“A comment McAuliffe made at a debate in September [about parental involvement in their children’s education] has sort of been spun out of control,” CNN reporter Eva McKend proclaimed in a segment on how tight the Virginia governor’s race has become in the closing week.
The Virginia governor’s race between Democrat nominee Terry McAuliffe and Republican nominee Glenn Youngkin is in a dead-heat with less than a week to go before voters take to the polls.
The signs of desperation in McAuliffe’s campaign and his surrogates, including those in the mainstream media, are apparent. There’s the ridiculous accusation last week about Youngkin that he displayed “anti-Semitism” by criticizing billionaire Democrat backer George Soros, as well as the oft-repeated claim by McAuliffe himself that parental concern over, among other things, the implementation of Critical Race Theory in public classrooms is a “racist dog whistle.”
In other words, the typical “victim” cards we expect to be played from Democrats and their allies in the press are indeed being thrown out there in an 11th-hour bid to manipulate voters in an effort to turn McAuliffe’s campaign around.
McAuliffe has been in a freefall ever since a blunt admission he made during a late September televised debate about how “I don’t think parents should be telling schools what they should teach.” Instead of retracting his comments after the backlash that ensued, McAuliffe has doubled down while only sending a tiny smattering of overtures here and there about how “of course” parents should be involved with giving input on the public school curriculums taught to their children.
But you wouldn’t know that if you’d watched CNN’s coverage in the closing days of this race. On Tuesday, CNN reporter Eva McEnd gave an assist of sorts to the McAuliffe campaign, asserting during a New Day segment that McAuliffe’s remarks on public education from that debate “[have] sort of been spun out of control.” Worse, she sounded at points like a campaign surrogate for McAuliffe, proclaiming “now, that is not the case” in response to Youngkin’s characterization of McAuliffe’s stance on parental involvement in their child’s education (bolded emphasis added by me):
“You know, Glenn Youngkin has landed on this closing argument that it is a fundamental right in Virginia of parents to be engaged in their children’s education and that his opponent, Democratic nominee Terry McAuliffe doesn’t believe that. Now, that is not the case. A comment McAuliffe made at a debate in September has sort of been spun out of control. Here’s what McAuliffe actually said, he said he was not going to let parents come into schools and actually take books out and make their own decision and that he didn’t think parents should be telling schools what they should teach. Now, he has said he is running a Virginia focus campaign, Youngkin, that is, but has latched on to the national implications of this issue.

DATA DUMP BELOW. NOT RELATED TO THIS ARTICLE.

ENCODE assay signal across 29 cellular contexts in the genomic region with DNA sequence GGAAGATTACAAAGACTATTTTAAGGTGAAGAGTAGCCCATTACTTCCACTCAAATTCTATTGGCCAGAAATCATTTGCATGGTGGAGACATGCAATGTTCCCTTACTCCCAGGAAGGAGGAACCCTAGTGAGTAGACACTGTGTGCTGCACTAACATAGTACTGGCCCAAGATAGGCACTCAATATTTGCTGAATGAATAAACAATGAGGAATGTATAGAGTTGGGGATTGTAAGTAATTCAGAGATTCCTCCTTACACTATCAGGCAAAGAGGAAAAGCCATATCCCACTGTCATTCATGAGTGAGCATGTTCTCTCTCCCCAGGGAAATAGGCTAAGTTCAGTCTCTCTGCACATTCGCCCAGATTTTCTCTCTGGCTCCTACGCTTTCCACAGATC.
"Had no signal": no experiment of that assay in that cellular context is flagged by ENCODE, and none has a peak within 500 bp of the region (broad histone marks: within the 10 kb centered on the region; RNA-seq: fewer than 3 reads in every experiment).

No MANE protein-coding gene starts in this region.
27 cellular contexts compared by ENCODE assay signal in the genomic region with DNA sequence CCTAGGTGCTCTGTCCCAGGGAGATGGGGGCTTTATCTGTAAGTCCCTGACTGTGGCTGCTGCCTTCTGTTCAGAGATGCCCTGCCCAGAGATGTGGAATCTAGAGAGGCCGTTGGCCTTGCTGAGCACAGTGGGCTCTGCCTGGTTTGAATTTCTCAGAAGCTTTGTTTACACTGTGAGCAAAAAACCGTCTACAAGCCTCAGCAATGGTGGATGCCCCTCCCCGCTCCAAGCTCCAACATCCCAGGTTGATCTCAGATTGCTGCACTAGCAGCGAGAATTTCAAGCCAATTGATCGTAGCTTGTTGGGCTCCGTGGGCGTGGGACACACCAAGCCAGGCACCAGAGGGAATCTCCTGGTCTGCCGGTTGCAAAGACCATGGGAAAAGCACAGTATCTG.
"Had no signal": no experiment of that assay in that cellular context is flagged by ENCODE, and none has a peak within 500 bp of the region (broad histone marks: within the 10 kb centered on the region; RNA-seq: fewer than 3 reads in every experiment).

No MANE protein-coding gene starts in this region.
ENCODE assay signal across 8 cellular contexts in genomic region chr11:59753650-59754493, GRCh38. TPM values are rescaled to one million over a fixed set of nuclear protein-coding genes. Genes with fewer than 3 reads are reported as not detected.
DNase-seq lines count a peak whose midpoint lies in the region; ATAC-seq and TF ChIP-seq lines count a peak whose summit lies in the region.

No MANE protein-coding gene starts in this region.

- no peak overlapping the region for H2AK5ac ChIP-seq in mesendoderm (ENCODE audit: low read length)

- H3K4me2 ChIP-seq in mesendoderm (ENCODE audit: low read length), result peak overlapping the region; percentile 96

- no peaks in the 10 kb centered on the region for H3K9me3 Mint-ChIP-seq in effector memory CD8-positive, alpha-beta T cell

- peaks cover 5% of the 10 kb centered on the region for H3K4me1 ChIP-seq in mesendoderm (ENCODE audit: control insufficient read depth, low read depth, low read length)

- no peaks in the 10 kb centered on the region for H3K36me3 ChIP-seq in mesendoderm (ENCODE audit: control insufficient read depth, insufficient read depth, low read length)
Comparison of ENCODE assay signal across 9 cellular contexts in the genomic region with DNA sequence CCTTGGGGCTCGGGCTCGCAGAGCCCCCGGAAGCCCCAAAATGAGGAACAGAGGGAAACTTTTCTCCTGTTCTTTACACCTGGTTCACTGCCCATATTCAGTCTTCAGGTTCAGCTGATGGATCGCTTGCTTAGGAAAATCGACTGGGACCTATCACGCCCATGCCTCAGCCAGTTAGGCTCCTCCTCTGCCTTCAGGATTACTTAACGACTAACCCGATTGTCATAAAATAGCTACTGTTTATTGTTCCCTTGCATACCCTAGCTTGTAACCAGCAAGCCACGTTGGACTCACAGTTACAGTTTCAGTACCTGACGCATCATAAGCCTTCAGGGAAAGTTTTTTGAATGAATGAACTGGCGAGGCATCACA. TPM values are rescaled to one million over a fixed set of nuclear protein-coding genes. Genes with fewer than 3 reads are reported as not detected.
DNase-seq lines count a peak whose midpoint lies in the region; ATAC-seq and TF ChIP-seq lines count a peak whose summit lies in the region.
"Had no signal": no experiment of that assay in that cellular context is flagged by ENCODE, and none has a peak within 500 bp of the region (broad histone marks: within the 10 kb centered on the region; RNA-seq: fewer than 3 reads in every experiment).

Now, Youngkin does seem very comfortable with this narrative. When you go to his rallies, I’ve been to many, it’s filled with parents and grandparents animated by this ‘parents matter’ message. It’s unclear, though, if this is getting him new voters or people in the conservative base who would have likely voted for Youngkin anyway.“
Watch McEnd frantically spin for McAuliffe below:
Notice what McEnd and CNN didn’t do during that report? Play the actual clip of what McAuliffe said. While the back and forth between McAuliffe and Youngkin at that debate was in part about explicit books in public school libraries, McAuliffe’s comment about parental involvement was separate. Watch:
Terry McAuliffe: "I don't think parents should be telling schools what they should teach." pic.twitter.com/7S15pTv1gY
— Greg Price (@greg_price11) September 28, 2021
Had he left it at “I don’t think parents should be yanking books from school libraries” or something like that, it would be different – still entirely debatable, of course, but still a different animal than the unequivocal declaration that “I don’t think parents should be telling schools what they should teach.”
Plus, as noted earlier, McAuliffe has repeatedly doubled down on what he said during that debate since then, telling one interviewer “no” when asked if he “misspoke” during that debate. And literally the day after that infamous debate, here’s what he told another local news station:
“Listen, we have a Board of Ed, working with the local school boards to determine the curriculum for our schools. You don’t want parents coming in, in every different school district saying this is what should be taught here and this is what should be taught there.”
Over and over again, Terry McAuliffe has made it a matter of public record that he believes what’s taught in public school classrooms should be up to educators – and with no parental input. CNN can run interference all they want to on his behalf, but it’s his own words – not CNN’s generous massaging of them – that tell Virginia voters the true story.
— Stacey Matthews has also written under the pseudonym “Sister Toldjah” and can be reached via Twitter. —DONATE
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